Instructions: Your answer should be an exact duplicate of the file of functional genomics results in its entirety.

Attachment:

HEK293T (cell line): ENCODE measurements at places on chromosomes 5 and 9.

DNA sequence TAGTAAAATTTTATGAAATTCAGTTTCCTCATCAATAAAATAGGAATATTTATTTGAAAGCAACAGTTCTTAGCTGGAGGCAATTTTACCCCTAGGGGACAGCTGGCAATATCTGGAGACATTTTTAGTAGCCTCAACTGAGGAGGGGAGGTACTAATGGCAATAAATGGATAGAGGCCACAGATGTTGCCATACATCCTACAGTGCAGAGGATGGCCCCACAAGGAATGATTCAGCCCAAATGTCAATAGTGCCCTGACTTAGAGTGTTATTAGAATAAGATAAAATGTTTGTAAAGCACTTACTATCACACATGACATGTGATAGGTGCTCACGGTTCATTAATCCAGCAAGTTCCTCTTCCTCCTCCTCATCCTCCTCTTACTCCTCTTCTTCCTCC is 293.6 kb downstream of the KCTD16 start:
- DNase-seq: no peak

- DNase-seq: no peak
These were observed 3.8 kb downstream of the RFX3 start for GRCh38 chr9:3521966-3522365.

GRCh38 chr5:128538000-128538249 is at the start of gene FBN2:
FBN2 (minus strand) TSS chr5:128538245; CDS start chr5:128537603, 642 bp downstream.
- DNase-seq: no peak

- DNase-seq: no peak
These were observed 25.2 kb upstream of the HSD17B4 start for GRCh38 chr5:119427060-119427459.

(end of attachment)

HEK293T (cell line): ENCODE measurements at places on chromosomes 5 and 9.

DNA sequence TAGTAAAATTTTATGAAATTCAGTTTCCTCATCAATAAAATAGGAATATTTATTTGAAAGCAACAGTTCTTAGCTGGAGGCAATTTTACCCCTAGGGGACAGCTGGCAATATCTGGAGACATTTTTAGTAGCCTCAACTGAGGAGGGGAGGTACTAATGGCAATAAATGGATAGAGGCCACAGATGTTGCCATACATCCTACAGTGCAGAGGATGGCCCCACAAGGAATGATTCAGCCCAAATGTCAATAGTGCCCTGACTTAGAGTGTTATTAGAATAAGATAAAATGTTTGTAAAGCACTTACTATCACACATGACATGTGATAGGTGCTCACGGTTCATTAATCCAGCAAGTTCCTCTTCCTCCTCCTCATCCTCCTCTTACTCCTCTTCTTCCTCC is 293.6 kb downstream of the KCTD16 start:
- DNase-seq: no peak

- DNase-seq: no peak
These were observed 3.8 kb downstream of the RFX3 start for GRCh38 chr9:3521966-3522365.

GRCh38 chr5:128538000-128538249 is at the start of gene FBN2:
FBN2 (minus strand) TSS chr5:128538245; CDS start chr5:128537603, 642 bp downstream.
- DNase-seq: no peak

- DNase-seq: no peak
These were observed 25.2 kb upstream of the HSD17B4 start for GRCh38 chr5:119427060-119427459.